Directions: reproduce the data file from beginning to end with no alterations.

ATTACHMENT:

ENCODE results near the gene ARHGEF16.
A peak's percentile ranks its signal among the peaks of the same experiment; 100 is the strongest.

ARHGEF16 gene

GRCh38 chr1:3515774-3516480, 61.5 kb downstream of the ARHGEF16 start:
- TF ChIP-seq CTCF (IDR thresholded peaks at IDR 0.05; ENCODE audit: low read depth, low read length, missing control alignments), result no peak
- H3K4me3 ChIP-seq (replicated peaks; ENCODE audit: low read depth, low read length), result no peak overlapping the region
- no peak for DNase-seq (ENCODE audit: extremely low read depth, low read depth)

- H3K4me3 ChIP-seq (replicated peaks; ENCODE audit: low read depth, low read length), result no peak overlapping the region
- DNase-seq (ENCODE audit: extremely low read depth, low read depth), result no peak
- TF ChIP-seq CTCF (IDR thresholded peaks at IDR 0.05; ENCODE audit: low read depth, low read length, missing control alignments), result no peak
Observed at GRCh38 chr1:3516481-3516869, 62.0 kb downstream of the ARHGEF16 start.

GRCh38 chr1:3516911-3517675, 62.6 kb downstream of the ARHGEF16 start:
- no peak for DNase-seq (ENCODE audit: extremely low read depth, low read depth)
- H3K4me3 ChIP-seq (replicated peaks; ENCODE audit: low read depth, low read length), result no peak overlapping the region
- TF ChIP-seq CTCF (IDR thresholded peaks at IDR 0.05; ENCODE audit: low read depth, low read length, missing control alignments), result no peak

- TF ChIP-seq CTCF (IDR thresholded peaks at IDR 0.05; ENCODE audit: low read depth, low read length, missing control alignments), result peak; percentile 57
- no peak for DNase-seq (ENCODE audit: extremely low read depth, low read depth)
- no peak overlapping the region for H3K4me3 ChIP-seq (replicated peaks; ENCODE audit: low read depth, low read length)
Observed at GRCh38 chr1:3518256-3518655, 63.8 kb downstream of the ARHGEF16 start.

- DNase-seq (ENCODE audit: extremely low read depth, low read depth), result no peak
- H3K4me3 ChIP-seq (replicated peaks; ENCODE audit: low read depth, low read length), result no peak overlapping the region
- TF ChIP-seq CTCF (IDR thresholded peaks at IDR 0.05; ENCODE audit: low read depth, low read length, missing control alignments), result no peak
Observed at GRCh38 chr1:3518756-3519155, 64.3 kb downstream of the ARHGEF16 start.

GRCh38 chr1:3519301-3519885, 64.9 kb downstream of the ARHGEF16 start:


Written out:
ENCODE results near the gene ARHGEF16.
A peak's percentile ranks its signal among the peaks of the same experiment; 100 is the strongest.

ARHGEF16 gene

GRCh38 chr1:3515774-3516480, 61.5 kb downstream of the ARHGEF16 start:
- TF ChIP-seq CTCF (IDR thresholded peaks at IDR 0.05; ENCODE audit: low read depth, low read length, missing control alignments), result no peak
- H3K4me3 ChIP-seq (replicated peaks; ENCODE audit: low read depth, low read length), result no peak overlapping the region
- no peak for DNase-seq (ENCODE audit: extremely low read depth, low read depth)

- H3K4me3 ChIP-seq (replicated peaks; ENCODE audit: low read depth, low read length), result no peak overlapping the region
- DNase-seq (ENCODE audit: extremely low read depth, low read depth), result no peak
- TF ChIP-seq CTCF (IDR thresholded peaks at IDR 0.05; ENCODE audit: low read depth, low read length, missing control alignments), result no peak
Observed at GRCh38 chr1:3516481-3516869, 62.0 kb downstream of the ARHGEF16 start.

GRCh38 chr1:3516911-3517675, 62.6 kb downstream of the ARHGEF16 start:
- no peak for DNase-seq (ENCODE audit: extremely low read depth, low read depth)
- H3K4me3 ChIP-seq (replicated peaks; ENCODE audit: low read depth, low read length), result no peak overlapping the region
- TF ChIP-seq CTCF (IDR thresholded peaks at IDR 0.05; ENCODE audit: low read depth, low read length, missing control alignments), result no peak

- TF ChIP-seq CTCF (IDR thresholded peaks at IDR 0.05; ENCODE audit: low read depth, low read length, missing control alignments), result peak; percentile 57
- no peak for DNase-seq (ENCODE audit: extremely low read depth, low read depth)
- no peak overlapping the region for H3K4me3 ChIP-seq (replicated peaks; ENCODE audit: low read depth, low read length)
Observed at GRCh38 chr1:3518256-3518655, 63.8 kb downstream of the ARHGEF16 start.

- DNase-seq (ENCODE audit: extremely low read depth, low read depth), result no peak
- H3K4me3 ChIP-seq (replicated peaks; ENCODE audit: low read depth, low read length), result no peak overlapping the region
- TF ChIP-seq CTCF (IDR thresholded peaks at IDR 0.05; ENCODE audit: low read depth, low read length, missing control alignments), result no peak
Observed at GRCh38 chr1:3518756-3519155, 64.3 kb downstream of the ARHGEF16 start.

GRCh38 chr1:3519301-3519885, 64.9 kb downstream of the ARHGEF16 start: